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Discounting Tactics for Business

Last updated September 2, 2018

We’re in September now and everyone’s attention turns to Christmas trading and finishing the year on a high. But first, its ‘Buy British Day’ on October 1st. Between now and Christmas, there’s huge consumer pressure for discounting that's centered on Black Friday 23rd, and Cyber Monday 26th November this year.

But what should your approach be? Should you discount and if so by how much? Whilst predominately a business to consumer (B2C) initiative and driven by on-line trading, it does impact business to business (B2B). In the early days many B2B companies jumped on the bandwagon only to fall out of favour; will it return this year?

First, you need to decide if you want to participate. If so, these questions will help focus your thoughts:

  1. What is your objective?
    -     Increase sales
    -     Generate cash
    -     Find new clients
    -     Clear out old or discontinued stock to make room for new stock?
  2. What margin do you currently make and how much are you prepared to give away? Gone are the days when a 10% discount was a big deal.
  3. How many units do you need to sell to hit your target?
  4. What is your follow up offering? How and when does that happen?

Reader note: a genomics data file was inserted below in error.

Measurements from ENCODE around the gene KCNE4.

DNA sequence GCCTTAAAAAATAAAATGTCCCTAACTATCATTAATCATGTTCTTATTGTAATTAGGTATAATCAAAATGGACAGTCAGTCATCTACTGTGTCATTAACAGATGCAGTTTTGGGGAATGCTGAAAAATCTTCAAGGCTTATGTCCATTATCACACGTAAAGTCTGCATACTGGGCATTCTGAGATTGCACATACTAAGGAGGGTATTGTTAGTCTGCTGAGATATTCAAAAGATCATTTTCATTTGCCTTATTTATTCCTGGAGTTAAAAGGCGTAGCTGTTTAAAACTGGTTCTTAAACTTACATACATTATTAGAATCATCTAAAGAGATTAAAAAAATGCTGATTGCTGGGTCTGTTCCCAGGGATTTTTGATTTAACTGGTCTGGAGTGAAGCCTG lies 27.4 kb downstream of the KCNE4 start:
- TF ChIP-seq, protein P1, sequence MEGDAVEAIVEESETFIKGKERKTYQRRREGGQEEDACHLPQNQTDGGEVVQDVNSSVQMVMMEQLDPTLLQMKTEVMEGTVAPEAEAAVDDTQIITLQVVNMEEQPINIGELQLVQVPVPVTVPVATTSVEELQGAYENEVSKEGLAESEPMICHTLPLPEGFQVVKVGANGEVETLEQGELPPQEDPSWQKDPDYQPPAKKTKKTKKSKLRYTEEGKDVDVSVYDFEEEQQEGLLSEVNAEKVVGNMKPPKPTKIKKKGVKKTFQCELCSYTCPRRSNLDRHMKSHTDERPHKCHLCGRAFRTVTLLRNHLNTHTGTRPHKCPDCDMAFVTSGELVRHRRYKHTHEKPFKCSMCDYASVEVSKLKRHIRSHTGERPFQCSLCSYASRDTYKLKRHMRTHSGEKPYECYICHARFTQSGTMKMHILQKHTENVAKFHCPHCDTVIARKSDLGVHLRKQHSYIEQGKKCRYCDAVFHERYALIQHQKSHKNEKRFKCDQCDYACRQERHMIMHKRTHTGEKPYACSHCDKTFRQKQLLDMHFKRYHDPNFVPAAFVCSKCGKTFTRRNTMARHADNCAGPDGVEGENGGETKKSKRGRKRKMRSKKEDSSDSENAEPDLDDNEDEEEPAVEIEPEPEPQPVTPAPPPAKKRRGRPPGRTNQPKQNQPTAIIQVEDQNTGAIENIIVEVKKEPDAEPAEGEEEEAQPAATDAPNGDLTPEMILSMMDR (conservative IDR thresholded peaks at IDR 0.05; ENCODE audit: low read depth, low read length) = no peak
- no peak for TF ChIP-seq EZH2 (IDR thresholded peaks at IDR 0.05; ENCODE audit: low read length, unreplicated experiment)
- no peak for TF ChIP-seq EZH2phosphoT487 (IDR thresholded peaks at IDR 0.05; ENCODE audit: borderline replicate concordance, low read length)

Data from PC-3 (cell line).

If you only sell B2B you may be able to swerve these events but then again it’s a great excuse to talk to your clients, albeit everyone will be vying for air-time! Perhaps you should prempt everyone else and do your ‘Black Friday’ discounting a couple of weeks early - that way you’ll avoid the last minute mad rush.

Whether your offer is profitable, profit neutral or loss making, you must focus on the main objective; to make additional sales after the initial offer. This is where you’ll make your money and profit, so follow-up after the event is crucial. When every new customer is added to the database (don’t forget GDPR) you can continue to market to them and make future sales.

Other Ways to Use Discounting to Add Value and Trigger a Purchase
Discounting isn’t the only option. How about.....

1. Free P&P over £xx
2. A reduction or voucher for ‘slow delivery’ – not everyone wants everything ‘next day’
3. 2 for 1 or 3 for 2 or 6 for 5….
4. Longer credit terms
5. Free gift; buy this and well send you this free gift
6. A conditional offer; buy X and get Y at half price
7. A donation to charity for every ‘x’ sold before DD/MM/YY
8. Time limited offers – order by midnight and receive X
9. Percentage or pound offer? Which is more attractive 10% or £10
10. Discounts for select customer groups; students, retired, armed forces, civil service
11. Bundle several items together into a package.

Sales tactics like these don’t always prove profitable; be clear about your objectives, the up & down sides before committing to discounting. Take the time to plan out all possible scenarios – it can go very, very wrong.

Remember the story of the bakery owner who gave a 75% discount on cupcakes? 8500 people placed an order for 102,000 cup cakes.

Related Articles: Raise Your Prices The Easy Way & Are You Charging What You're Worth?

What is your favourite sales tactic?

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Shirley Mansfield
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